America’s Army knows a thing or two about the power of video games; not only can they inspire new recruits to sign up for the armed forces, they can also actually teach them some basic tactical information. Well given all the combat games I’ve played over the years, I figure I’ve reached veteran status by now.


1. Look both ways before you go.

This may seem an obvious point but how many of us have played with that one gung-ho gamer who loves to rush in, guns blazing, just to wind up dead three seconds later? This is a lesson that’s just as applicable in real life. Crossing the street for example, or entering a conference room before a meeting – case it out first to pick out the best place to sit, next to that cutie from accounting. Or when the crowded train pulls up to the platform, already be scoping out the least impacted area so you can grab the seat. Then just focus, and GO.


2. Always, always be moving.

This is most true in multiplayer. Don’t hang around waiting, because even though you have the sniper rifle, they might have the shotgun. You’re just asking to be sneaked up on. This is a great technique to apply to the office. Walking around, everyone sees that you are there, but you always look busy, on your way to doing something else. They can’t pin you down to ask you to do stuff. Plus, it’s just good exercise. And speaking of moving…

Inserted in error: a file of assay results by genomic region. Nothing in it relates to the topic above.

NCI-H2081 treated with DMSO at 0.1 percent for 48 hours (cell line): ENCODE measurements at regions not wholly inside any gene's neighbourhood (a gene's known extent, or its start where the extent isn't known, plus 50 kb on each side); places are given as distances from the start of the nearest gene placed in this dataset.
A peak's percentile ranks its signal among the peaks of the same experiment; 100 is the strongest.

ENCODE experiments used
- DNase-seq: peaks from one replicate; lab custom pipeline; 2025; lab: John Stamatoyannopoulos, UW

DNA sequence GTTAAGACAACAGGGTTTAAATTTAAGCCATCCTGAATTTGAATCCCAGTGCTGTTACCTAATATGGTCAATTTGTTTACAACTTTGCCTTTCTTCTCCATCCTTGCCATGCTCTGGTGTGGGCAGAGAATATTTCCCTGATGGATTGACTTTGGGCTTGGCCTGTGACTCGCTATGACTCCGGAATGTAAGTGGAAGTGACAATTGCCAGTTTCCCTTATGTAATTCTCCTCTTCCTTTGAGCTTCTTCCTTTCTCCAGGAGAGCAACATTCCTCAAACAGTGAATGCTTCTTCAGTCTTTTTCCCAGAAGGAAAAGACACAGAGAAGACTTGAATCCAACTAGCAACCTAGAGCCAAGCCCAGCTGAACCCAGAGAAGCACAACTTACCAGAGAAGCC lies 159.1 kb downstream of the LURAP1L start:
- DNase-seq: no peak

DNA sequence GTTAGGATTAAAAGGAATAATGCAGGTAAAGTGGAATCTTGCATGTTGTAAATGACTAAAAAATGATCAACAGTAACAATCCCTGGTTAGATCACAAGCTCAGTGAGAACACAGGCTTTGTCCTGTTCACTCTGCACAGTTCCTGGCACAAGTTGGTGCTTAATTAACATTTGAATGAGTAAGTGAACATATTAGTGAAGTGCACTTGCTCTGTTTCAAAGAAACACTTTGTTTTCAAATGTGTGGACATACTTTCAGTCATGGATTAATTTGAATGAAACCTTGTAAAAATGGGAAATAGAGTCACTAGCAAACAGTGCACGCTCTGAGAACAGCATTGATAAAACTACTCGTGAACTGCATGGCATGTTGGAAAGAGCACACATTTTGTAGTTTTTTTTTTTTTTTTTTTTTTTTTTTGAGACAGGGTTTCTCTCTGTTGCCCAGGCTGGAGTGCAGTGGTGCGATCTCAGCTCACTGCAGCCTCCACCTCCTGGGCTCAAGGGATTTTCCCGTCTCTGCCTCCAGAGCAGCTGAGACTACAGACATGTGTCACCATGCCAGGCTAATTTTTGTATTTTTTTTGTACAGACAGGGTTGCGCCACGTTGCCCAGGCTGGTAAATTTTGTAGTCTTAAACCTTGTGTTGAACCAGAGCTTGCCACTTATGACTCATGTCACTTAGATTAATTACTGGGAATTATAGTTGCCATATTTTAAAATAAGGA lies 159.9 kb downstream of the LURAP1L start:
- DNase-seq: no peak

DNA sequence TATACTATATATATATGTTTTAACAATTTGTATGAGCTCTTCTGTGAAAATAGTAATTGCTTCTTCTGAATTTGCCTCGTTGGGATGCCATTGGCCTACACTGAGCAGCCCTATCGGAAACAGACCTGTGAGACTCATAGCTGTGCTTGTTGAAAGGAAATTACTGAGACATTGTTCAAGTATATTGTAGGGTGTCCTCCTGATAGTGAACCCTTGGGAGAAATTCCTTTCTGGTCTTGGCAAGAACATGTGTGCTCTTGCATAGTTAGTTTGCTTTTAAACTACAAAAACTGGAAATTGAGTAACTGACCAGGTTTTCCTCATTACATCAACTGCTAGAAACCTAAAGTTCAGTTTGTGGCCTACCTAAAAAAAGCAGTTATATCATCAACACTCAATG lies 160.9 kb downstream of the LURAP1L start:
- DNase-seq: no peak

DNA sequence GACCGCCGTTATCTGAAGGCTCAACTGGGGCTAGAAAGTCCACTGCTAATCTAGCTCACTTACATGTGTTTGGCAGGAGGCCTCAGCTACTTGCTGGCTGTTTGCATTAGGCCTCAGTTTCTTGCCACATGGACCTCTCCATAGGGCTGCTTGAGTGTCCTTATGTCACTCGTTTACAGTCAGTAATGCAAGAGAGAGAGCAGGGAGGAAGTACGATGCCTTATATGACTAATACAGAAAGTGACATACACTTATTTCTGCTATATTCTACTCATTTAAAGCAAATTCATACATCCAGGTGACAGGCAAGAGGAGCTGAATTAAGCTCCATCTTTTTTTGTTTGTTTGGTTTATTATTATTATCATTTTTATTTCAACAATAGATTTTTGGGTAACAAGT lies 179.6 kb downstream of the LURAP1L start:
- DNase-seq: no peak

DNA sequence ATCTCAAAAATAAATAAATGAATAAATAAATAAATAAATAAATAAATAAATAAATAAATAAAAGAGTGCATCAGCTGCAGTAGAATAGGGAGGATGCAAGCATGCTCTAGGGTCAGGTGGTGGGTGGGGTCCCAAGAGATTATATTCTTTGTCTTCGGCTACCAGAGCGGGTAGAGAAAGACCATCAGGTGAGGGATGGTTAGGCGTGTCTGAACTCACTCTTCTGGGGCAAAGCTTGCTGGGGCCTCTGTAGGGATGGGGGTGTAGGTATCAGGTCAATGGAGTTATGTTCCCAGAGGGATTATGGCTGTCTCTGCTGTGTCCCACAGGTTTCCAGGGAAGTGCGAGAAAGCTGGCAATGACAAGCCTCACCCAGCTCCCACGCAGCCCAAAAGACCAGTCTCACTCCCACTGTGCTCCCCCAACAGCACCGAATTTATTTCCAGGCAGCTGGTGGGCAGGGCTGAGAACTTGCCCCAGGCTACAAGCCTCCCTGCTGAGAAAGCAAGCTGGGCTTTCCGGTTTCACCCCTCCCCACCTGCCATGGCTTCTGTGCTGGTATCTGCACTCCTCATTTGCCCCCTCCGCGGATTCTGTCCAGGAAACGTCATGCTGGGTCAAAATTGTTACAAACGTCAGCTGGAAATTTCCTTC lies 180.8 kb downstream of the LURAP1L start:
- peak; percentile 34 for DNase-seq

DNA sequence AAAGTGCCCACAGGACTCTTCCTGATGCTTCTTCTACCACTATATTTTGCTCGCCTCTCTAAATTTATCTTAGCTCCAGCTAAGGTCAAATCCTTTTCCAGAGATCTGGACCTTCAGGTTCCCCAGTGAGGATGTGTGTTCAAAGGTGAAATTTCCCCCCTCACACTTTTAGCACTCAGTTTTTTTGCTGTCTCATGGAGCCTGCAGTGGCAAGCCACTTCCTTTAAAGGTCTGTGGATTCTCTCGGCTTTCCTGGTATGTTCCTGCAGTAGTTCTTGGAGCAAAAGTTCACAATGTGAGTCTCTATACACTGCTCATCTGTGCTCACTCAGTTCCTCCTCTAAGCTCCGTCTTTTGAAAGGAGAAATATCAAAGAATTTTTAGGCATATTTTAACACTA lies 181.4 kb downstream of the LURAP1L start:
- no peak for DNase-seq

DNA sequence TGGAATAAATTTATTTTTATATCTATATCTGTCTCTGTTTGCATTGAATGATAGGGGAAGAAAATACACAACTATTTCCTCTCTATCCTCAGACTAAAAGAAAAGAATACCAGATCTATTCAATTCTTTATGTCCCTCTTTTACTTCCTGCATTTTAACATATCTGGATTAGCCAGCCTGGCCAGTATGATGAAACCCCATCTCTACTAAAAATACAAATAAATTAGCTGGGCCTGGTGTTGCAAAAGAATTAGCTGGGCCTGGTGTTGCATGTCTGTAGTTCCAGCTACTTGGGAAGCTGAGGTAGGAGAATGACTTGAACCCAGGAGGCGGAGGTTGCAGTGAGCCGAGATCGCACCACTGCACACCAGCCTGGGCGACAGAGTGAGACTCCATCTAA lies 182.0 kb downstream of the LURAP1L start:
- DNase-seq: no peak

3. Strafe and stick to the walls.

I learned this way back in Doom. Check before you pass doorways, too. Sure you look silly hugging the wall but if there’s ever a crazed gunman at your school or local grocery store you’ll have a much higher survival rate if you employ this technique. I should add that when possible, kick down the doors to keep your hands free for fightin…and to eliminate any potential threats that may be lurking just behind.


4. Higher ground is better.

Higher ground offers far more visibility and prevents you from being trapped in crossfire. That’s why my colleague has set up his station to stand while he writes, so he can keep an eye on what’s going on around him. Note also that he can automatically cover a wide area with this set-up, which brings me to the next point.


5. Cover your exits and secure your retreat.

In a restaurant, I automatically go for the farthest seat against the wall, facing the exit. You never know. Maybe that ex of yours is going to walk in and you want fair warning before having to socialize with people you’d rather not see. That, or you can drop your napkin at the right time to evade the gaze of an unwanted visitor. In the cubicle, you should always face the entrance, so that if you’re surfing the web you can tab out and back to your Excel spreadsheet before the boss catches you. Knowledge is power, and knowing who’s watching is is half the battle.


6. Always take headshots.

That is, get directly to the point. You can apply this equally to the boardroom as well as the bedroom. Don’t dance around the issue…if you’ve got something to say, take aim and fire away.

There are so many more handy hints that I’ve gleaned from playing FPS and combat games, too, but I will save them for another time. Till then, muse on these teachings.

By Jane Pinckard

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